Christ Resurrected, Anna Kocher, 2006

For me, though, the proof of the resurrection goes far beyond logic and historical record. The resurrection is visible in human lives across continents, across centuries. Dig back through the stories of Augustine, Jerome, or Patrick, any of those early saints whose lives were upended by the voice of the risen Christ, calling them to lives of forgiveness, compassion and bold witness of the resurrection.

Or listen to the stories of  Brother Yun of China, who came to know Christ through the miraculous healing of his father and the subsequent discovery of a Bible long hidden in rural China after the Cultural Revolution had done its best to suppress all knowledge of the Christian faith.

Spend time with Christians from other places and stories surface: men and women who met Christ in dreams or visions; teens dramatically transformed by an encounter with the Father who will never leave them; healings on sidewalks in London, under trees in Africa, on hillsides in Bolivia: resurrection power still pouring out, sometimes through human hands and voices, sometimes through the voice of God alone.

Leslie Newbigin, missionary in India from  1936 to 1974, returned to the UK to find a skeptical culture dismissive of the Christian faith. Wrestling with the question of apologetics, he asked:
"How can this strange story of God made man, of a crucified saviour, of resurrection and new creation become credible for those whose entire mental training has conditioned them to believe that the real world is the world which can be satisfactorily explained and managed without the hypothesis of God? I know of only one clue to the answering of that question, only one real hermeneutic of the gospel: a congregation which believes it. Does that sound too simplistic? I don't believe it is."
Continuing in his discussion of Evangelism in the City, he noted:
“The hope of which the church is called to be the bearer in the midst of a famine of hope is a radically other-worldly hope. Knowing that Jesus is king and that he will come to reign, it fashions its life and invites the whole community to fashion its life in the light of this reality, because every other way of living is based on illusion. It thus creates signs, parables, foretastes, appetizers of the kingdom in the midst of the hopelessness of the world. It makes it possible to act both hopefully and realistically in a world without hope, a world which trades in illusions. If this radically other-worldly dimension of the church's witness is missing, then all its efforts in the life of the community are merely a series of minor eddies in a current which sweeps relentlessly in the opposite direction.”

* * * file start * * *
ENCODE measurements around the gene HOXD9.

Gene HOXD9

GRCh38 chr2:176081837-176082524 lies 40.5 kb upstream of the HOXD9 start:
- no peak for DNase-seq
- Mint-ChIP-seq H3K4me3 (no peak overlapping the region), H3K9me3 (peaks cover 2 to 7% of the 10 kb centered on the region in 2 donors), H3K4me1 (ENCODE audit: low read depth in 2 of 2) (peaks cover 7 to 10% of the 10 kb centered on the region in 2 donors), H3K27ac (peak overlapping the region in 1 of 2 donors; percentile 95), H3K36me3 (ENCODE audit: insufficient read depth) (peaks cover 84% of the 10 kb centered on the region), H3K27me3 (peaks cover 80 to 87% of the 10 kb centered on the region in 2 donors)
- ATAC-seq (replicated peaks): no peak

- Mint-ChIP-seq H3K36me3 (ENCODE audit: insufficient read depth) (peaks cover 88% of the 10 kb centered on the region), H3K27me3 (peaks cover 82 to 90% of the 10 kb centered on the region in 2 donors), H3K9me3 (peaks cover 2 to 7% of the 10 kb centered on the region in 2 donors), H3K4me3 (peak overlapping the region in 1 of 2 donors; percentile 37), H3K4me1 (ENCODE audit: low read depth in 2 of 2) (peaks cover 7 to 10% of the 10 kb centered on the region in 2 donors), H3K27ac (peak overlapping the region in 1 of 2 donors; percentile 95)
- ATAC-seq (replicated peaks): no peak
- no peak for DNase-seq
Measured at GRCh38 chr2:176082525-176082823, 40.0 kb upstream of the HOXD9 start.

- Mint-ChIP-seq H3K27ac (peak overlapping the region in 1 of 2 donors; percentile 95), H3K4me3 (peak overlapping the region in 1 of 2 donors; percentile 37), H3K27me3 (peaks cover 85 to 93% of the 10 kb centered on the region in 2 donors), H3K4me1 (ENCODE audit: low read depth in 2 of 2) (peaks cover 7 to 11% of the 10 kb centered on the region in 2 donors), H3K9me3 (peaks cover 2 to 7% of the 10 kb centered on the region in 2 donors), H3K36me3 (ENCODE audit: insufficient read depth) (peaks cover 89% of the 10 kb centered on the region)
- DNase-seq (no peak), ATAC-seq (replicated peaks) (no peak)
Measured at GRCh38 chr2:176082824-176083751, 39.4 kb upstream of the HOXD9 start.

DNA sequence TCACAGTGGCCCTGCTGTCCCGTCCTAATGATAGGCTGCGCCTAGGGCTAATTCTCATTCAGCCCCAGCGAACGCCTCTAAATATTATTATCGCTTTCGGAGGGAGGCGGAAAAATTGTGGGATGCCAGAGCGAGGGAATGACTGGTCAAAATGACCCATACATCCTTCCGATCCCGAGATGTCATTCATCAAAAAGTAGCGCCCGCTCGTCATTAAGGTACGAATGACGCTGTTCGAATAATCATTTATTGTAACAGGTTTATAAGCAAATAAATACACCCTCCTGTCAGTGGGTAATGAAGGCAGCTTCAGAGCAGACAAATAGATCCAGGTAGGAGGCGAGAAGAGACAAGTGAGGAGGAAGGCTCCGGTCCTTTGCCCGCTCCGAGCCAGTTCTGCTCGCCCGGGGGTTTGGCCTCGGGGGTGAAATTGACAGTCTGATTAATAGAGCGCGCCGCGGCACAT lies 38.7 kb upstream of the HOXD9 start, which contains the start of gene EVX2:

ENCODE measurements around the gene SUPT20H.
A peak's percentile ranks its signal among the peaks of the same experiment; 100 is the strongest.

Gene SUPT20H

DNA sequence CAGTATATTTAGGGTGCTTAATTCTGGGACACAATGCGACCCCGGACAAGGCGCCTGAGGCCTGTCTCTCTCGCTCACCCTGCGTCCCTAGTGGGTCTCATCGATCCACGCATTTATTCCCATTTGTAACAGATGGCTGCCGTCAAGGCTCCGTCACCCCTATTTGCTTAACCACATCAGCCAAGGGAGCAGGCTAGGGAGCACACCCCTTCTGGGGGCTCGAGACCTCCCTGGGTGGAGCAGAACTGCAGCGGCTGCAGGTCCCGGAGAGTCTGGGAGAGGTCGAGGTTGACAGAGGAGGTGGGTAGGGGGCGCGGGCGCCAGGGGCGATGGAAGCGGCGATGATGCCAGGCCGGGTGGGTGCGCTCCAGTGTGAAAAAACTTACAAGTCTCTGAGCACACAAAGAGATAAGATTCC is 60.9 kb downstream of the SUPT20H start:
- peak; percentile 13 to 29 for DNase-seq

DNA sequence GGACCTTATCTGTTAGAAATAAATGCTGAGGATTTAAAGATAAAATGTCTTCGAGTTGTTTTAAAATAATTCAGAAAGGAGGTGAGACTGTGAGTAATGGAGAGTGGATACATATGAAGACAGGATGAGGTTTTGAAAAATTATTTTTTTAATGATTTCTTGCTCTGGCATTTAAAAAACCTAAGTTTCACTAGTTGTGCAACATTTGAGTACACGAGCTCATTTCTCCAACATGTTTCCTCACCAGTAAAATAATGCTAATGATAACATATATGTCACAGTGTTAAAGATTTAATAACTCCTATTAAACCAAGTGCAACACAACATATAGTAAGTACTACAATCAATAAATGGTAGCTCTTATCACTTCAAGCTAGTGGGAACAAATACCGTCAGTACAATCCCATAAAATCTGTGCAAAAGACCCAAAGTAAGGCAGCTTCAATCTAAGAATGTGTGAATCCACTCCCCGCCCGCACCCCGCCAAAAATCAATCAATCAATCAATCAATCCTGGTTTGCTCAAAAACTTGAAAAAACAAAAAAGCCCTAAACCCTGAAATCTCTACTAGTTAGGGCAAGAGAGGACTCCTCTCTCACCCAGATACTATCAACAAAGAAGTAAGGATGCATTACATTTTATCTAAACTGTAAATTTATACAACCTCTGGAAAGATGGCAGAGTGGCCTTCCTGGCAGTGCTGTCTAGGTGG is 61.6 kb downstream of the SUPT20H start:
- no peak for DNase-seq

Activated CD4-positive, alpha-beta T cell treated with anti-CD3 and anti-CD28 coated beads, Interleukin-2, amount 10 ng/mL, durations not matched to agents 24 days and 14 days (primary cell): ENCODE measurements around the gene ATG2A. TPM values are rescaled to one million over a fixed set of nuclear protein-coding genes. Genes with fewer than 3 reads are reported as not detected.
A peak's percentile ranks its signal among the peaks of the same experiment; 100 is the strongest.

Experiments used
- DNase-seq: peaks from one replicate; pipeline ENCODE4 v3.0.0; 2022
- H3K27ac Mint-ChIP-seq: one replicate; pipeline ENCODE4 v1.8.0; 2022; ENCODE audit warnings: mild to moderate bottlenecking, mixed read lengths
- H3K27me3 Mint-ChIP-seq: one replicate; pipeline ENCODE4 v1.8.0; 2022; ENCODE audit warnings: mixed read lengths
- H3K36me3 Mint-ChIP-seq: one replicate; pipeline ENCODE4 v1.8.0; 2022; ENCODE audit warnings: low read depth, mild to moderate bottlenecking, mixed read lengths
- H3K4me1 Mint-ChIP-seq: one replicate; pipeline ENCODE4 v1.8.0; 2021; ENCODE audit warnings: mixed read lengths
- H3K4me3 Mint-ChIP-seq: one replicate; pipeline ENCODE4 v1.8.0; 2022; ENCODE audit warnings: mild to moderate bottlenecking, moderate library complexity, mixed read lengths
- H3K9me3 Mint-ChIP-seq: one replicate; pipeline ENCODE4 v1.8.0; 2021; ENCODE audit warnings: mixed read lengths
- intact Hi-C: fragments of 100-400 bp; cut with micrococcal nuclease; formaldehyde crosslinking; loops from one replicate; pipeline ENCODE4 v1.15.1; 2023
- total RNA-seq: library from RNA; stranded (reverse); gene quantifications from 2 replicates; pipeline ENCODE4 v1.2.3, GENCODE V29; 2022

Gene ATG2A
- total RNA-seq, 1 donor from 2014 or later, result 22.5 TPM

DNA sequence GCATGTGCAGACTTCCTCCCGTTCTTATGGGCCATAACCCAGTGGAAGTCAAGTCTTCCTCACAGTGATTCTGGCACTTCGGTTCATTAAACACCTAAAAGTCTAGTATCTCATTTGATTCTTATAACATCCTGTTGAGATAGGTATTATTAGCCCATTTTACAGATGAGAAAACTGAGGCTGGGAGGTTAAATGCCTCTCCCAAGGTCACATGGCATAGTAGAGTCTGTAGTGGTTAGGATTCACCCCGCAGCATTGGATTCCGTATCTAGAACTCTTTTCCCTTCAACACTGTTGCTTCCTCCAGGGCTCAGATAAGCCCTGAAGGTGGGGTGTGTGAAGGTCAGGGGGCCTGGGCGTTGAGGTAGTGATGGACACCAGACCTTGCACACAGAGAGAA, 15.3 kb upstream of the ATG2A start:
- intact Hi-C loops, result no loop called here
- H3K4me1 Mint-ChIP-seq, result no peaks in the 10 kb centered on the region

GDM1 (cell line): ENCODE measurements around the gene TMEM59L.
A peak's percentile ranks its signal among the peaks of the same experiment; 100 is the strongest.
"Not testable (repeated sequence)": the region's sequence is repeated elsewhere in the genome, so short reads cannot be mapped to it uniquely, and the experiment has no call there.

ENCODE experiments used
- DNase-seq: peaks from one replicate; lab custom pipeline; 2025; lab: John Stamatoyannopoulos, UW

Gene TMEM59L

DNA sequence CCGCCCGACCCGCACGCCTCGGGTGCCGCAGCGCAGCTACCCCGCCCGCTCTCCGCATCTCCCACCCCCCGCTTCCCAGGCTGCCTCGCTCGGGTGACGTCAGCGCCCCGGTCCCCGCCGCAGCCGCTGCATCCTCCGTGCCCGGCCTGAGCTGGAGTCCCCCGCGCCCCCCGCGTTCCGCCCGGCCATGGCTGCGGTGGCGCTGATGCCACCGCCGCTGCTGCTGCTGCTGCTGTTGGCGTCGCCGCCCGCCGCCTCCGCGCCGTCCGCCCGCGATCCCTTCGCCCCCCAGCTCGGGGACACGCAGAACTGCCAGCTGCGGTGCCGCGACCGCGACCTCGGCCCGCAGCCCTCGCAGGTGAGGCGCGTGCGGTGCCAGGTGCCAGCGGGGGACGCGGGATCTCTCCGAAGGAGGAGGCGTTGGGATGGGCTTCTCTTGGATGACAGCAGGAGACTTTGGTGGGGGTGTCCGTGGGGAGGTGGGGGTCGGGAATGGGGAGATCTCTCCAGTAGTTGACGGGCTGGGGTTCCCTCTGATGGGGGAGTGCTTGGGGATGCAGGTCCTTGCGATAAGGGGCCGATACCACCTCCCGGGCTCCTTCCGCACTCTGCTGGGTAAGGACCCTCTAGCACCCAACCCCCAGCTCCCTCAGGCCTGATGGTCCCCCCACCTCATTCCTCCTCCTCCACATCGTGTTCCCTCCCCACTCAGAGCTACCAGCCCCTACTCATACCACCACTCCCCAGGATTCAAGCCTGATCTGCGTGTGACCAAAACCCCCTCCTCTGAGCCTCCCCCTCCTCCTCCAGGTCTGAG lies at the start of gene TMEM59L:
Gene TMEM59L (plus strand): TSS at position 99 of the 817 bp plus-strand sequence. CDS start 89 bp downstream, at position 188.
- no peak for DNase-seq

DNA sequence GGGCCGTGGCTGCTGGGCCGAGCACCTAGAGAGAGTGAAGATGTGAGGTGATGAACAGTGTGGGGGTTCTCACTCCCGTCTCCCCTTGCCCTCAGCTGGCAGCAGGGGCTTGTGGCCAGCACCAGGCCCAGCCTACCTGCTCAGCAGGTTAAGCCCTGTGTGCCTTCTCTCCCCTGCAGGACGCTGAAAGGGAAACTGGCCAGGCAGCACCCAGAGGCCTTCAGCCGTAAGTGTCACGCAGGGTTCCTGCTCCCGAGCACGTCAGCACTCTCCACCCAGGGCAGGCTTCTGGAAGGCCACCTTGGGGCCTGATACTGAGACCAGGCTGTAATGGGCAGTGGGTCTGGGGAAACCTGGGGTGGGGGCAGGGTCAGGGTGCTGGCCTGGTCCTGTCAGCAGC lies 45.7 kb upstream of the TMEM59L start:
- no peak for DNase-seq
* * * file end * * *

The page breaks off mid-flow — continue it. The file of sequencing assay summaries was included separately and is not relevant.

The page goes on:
Over the years I’ve watched many people come to faith, and many fall away. Those who see their faith as a list of rules to follow or services to attend, who have seen the church as an arbiter of dogma or shared "values" more than community of grace, are not likely to remain.

The Risen Christ, He Qi, China
Those who have seen, experienced, become part of a living community convinced of resurrection power begin to live that power in their own lives, to share it with others, in ways that build hope, and faith, and deepen love. As walls fall down between rich and poor, educated and illiterate, racially and ethnically divided, as God’s people demonstrate the freedom that comes from full forgiveness and the compassion that springs up from the knowledge that all that’s needed is provided, as gifts are affirmed in women, children, the marginalized, the previously ignored, resurrection becomes visible, inescapable.

If the truth of the resurrection is held in doubt, it’s not our apologetics that needs attention, but our lives together as visible community of love. 
“Jesus's resurrection is the beginning of God's new project not to snatch people away from earth to heaven but to colonize earth with the life of heaven. That, after all, is what the Lord's Prayer is about. . . . Our task in the present . . . is to live as resurrection people in between Easter and the final day.”  ( N.T. Wright, Surprised by Hope: Rethinking Heaven, the Resurrection, and the Mission of the Church )

This is the first in a series considering what it means to be “Resurrection People.”

For others:

The Great Reversal: A Resurrection People

Earth Day Shalom: Ripples of Resurrection

Resurrection Responsibilities: Feed My Sheep

It’s also part of the April Synchroblog examining the truth of the resurrection. Here's a list of bloggers who contributed to this month’s Synchroblog.

And for poetry and more resurrection art, visit Resurrection.

Christ is risen! The Lord is risen indeed!

As always, your thoughts and comments are welcome. Click on the   __ comments link below to post.